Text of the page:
Simmering political differences spilling over into public view has triggered fears that the consensus that defined decision making on the goods and services tax (GST) could be under threat.
For one, a panel discussion hosted by lobby group Federation of Indian Chambers of Commerce and Industry (Ficci) saw divisions along political lines between Amit Mitra, the West Bengal finance minister belonging to the Trinamool Congress, and Sushil Modi, deputy chief minister and finance minister of Bihar. Modi belongs to the Bharatiya Janata Party.
Second, the erstwhile empowered committee of state finance ministers has emerged as a bone of contention among the state finance ministers (FMs). Technically, the formation of the GST Council has made the committee redundant. However, Mitra, who was the chairman of the committee, made a move to revive it and convened a meeting on Thursday in New Delhi. With BJP FMs and some other state FMs skipping the meet, the committee gathering was a virtual non-starter.
The agenda for the meeting on Thursday included discussions on state revenue resources outside GST, the 15th Finance Commission constituted recently under the chairmanship of N.K. Singh and the scope of taxation powers of states in the Constitution.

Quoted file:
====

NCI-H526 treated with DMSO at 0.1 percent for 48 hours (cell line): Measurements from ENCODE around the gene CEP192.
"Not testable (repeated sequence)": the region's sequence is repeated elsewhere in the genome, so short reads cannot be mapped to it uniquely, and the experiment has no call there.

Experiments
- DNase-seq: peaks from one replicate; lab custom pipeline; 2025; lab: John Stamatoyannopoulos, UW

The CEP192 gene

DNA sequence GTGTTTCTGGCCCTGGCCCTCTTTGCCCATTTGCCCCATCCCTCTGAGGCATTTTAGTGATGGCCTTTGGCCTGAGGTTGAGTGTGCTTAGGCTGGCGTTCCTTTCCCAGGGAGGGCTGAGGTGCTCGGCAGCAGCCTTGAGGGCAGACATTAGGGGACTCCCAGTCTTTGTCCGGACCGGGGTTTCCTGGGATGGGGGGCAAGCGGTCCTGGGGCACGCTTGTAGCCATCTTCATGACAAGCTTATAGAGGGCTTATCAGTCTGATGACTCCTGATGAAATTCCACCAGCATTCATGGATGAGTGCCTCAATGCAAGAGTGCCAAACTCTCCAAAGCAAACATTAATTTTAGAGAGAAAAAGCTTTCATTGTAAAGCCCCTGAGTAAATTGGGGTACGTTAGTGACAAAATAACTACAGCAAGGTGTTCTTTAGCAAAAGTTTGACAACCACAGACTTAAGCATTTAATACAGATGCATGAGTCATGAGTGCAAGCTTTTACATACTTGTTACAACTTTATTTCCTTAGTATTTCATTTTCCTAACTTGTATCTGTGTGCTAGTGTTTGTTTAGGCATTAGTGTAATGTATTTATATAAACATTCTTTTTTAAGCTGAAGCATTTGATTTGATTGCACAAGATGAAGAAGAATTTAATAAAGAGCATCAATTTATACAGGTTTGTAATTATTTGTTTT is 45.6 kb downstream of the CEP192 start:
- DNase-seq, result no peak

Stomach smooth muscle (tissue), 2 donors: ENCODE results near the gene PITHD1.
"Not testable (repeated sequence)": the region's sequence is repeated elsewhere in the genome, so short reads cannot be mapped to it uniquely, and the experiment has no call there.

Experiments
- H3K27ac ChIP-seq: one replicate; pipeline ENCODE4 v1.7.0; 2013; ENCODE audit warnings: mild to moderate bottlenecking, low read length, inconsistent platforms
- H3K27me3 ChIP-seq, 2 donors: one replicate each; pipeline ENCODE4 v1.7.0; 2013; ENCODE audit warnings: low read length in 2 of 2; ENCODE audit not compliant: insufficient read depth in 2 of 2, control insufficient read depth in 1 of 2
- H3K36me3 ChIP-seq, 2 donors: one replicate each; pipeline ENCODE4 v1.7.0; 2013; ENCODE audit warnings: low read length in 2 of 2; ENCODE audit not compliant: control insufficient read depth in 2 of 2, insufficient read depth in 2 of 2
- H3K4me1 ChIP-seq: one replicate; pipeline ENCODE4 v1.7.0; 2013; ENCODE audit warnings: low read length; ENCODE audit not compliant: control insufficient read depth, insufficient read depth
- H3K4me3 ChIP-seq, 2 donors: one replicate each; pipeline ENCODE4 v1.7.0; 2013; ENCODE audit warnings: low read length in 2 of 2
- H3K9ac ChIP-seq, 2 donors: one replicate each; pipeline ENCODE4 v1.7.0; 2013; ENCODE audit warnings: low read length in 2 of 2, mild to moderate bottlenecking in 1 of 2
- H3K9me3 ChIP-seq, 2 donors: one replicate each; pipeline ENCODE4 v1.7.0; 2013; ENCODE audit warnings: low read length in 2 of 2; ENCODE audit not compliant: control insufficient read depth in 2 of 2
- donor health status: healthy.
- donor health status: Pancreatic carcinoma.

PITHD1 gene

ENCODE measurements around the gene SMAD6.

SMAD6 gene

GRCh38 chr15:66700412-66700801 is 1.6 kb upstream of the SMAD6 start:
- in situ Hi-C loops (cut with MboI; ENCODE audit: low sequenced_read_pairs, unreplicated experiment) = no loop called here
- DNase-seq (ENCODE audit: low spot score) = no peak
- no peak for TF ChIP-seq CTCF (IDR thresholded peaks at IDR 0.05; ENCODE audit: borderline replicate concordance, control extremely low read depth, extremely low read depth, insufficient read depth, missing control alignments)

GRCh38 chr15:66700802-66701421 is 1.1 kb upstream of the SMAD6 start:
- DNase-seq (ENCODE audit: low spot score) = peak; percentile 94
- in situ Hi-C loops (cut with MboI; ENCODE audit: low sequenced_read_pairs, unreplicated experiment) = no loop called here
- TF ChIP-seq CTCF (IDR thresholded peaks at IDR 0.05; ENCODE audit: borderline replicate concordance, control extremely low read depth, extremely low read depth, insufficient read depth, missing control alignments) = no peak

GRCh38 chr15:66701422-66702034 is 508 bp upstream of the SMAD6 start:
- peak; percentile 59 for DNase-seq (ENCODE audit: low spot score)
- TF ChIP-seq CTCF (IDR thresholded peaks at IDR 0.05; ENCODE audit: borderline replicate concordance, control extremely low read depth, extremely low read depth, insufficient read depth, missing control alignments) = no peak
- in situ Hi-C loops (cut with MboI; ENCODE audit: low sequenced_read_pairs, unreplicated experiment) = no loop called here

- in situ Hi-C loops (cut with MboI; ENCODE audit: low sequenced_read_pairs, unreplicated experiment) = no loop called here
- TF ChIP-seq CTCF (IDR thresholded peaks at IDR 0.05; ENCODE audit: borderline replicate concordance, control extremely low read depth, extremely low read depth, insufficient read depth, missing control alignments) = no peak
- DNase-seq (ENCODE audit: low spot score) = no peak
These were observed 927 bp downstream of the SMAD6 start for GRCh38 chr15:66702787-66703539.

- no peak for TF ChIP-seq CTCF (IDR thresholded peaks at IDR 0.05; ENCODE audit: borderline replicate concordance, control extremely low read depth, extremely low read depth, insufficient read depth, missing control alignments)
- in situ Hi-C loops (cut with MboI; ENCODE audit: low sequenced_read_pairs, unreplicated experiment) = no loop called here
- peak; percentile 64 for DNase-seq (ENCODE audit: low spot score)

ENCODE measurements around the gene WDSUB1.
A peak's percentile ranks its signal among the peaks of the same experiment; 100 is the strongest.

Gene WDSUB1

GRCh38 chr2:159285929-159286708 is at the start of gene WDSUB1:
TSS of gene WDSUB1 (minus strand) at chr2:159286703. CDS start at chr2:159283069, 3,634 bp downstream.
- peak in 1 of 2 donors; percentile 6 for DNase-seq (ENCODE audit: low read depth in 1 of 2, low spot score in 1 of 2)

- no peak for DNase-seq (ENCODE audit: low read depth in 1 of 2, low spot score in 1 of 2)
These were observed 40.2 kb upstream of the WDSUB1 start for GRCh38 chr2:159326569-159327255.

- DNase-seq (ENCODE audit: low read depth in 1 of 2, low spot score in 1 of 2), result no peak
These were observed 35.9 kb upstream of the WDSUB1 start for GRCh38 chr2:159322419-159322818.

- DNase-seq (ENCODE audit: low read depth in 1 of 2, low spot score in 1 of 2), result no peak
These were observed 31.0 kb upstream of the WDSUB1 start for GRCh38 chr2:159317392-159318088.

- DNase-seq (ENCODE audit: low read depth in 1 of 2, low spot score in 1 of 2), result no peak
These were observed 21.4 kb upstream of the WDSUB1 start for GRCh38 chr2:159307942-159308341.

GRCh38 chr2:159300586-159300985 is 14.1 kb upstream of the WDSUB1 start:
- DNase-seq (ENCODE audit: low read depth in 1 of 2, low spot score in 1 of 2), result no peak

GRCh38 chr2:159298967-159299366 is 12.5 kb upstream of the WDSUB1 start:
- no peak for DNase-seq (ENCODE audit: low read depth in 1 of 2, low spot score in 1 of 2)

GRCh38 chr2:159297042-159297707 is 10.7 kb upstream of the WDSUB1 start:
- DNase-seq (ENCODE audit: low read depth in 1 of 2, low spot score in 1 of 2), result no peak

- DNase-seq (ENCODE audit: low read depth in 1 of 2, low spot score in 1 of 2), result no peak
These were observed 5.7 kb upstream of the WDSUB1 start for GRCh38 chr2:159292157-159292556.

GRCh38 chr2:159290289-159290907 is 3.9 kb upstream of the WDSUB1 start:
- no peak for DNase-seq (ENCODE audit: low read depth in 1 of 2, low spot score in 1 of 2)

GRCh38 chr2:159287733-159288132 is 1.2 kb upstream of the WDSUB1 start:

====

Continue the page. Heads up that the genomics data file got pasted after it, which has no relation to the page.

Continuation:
In a 7 December letter, Modi had questioned the mandate of the empowered committee to discuss revenue and taxation powers of states after the constitution of the GST Council.
Earlier in the day, Mitra and Modi, who did not attend the committee meeting, sparred at the Ficci deliberations. Mitra claimed that states such as Madhya Pradesh and Gujarat, which now support the new tax system, had earlier opposed GST, a claim that Modi contested. Mitra, who had earlier proposed deferring the GST rollout from 1 July on the ground of lack of preparedness, said the world’s largest fiscal reform needed better implementation.
“The fundamental issue that needs to be addressed is the incapacity to implement the reform,” said Mitra. The minister pointed out that the feedback he received from small scale industrial units in places such as Tirupur and Moradabad was that output has fallen by 40%, which needs to be resolved.
Modi, who was present on the occasion and was the chairman of the empowered committee between 2005 and 2013, responded that Gujarat and Madhya Pradesh had not objected to GST per se but had only raised concerns over issues such as taxation of inter-state commerce.
If the differences indeed remain unresolved, the fear is that it could threaten the consensus in decision-making in 23 meetings of the GST Council—which has been dubbed by Haseeb Drabu, the FM of Jammu and Kashmir, as India’s first federal institution.